The US Food and Drug Administration developed the Breakthrough Therapy designation to expedite the development and review of drugs that show a clear advantage over available therapy for serious conditions. Prior research has shown that physicians tend to misunderstand that a drug may receive a Breakthrough Therapy designation based on preliminary clinical evidence (eg, effect on a surrogate endpoint or intermediate clinical endpoint that is likely to predict clinical benefit). The objective of this article is to examine whether physicians’ familiarity with and interpretation of the Breakthrough Therapy designation have changed since a survey on the topic was published in 2016. We replicated three of the questions in that study and explored beliefs that a Breakthrough Therapy designation automatically qualifies a drug for accelerated approval. We also draw comparisons by specialization (oncologists vs. primary care physicians). In general, physicians remain more likely than not to misunderstand the Breakthrough Therapy designation.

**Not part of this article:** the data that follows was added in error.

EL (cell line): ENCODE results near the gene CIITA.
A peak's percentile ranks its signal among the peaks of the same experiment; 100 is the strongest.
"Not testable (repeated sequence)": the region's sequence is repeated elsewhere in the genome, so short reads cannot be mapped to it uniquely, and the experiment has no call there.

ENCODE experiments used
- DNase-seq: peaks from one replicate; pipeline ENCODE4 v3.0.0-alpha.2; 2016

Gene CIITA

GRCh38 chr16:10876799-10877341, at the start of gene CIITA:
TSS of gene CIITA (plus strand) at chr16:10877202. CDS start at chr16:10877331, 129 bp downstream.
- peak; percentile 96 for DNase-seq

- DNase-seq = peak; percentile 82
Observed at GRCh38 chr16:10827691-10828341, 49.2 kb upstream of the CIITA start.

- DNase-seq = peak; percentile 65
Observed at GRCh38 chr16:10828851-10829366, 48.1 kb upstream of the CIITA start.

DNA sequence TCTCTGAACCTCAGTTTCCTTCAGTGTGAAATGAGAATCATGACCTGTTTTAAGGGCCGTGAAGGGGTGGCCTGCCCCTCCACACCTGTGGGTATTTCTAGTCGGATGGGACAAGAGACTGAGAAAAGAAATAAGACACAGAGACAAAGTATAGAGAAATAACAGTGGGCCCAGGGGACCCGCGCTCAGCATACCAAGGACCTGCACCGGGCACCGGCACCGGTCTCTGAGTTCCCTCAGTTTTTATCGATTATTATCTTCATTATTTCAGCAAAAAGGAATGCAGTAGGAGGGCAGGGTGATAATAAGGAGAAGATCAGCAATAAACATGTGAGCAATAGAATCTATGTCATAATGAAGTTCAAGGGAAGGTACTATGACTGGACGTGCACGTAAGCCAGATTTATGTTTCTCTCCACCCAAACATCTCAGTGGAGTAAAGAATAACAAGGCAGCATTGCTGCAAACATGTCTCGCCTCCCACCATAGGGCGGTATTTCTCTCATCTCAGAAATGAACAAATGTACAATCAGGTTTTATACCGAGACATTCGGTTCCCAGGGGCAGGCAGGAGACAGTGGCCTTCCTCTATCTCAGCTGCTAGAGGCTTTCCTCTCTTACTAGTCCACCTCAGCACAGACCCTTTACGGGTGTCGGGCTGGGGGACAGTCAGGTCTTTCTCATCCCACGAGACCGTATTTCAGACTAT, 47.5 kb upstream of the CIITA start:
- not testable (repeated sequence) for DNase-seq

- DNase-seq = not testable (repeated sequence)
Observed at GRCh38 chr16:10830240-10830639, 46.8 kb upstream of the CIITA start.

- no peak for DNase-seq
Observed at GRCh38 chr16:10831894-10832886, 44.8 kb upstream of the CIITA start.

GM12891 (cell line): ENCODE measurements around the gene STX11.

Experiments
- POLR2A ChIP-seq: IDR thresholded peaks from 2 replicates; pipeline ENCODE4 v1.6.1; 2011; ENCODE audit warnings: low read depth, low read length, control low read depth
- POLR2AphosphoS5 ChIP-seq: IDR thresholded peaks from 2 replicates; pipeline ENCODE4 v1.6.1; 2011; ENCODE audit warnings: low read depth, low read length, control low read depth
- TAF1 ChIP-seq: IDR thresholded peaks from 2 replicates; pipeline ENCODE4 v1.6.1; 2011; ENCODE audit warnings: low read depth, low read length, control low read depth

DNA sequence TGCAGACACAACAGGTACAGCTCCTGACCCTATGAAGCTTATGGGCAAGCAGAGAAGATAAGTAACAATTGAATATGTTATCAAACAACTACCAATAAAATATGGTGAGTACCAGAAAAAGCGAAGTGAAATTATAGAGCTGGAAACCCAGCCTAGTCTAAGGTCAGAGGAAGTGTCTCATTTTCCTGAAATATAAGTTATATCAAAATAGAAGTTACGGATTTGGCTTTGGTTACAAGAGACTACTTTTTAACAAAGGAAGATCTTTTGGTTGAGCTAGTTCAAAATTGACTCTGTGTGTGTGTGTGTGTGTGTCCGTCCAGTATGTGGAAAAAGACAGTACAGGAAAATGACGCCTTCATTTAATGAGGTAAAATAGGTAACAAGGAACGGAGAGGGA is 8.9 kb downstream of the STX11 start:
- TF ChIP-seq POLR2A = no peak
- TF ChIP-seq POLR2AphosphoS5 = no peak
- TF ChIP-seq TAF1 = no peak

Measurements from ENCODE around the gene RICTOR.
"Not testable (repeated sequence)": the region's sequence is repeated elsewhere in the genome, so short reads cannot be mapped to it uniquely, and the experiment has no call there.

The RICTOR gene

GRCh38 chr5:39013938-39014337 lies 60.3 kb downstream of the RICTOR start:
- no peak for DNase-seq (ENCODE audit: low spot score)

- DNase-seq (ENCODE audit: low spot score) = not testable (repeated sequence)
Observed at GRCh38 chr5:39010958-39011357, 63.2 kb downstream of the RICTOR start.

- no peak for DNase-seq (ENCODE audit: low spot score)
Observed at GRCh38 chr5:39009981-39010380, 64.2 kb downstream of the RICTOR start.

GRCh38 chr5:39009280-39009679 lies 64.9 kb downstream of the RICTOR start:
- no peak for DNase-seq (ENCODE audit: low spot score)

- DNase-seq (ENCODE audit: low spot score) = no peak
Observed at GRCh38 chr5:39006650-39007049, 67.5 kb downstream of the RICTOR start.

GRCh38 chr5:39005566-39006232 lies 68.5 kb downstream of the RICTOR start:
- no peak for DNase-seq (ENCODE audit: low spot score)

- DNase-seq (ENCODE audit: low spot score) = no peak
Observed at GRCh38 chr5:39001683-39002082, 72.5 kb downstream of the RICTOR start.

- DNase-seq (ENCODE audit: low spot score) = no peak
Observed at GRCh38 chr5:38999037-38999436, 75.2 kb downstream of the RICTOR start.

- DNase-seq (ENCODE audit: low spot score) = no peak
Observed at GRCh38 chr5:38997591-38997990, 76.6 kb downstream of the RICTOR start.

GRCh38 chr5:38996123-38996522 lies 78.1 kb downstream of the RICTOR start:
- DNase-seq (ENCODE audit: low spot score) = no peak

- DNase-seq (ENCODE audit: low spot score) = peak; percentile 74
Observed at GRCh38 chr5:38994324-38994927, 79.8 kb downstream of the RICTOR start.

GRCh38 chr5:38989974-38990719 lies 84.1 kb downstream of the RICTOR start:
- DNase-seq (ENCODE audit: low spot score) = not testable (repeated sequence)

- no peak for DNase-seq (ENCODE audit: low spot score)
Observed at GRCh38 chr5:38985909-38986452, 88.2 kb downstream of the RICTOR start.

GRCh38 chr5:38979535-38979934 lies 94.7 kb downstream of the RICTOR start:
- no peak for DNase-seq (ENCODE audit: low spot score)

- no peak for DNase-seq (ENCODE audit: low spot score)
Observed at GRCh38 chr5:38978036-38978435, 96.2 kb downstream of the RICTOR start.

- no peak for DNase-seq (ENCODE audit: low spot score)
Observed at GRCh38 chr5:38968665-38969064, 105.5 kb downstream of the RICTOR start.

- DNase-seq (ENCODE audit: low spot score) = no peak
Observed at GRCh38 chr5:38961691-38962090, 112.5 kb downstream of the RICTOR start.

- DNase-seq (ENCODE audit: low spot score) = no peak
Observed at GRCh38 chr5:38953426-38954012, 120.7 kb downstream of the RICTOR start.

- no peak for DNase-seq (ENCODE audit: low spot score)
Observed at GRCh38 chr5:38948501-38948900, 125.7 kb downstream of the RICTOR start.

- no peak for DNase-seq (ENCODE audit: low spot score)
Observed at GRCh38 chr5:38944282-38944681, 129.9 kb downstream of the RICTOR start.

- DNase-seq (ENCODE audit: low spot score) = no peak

Physician perceptions of the FDA’s Breakthrough Therapy designation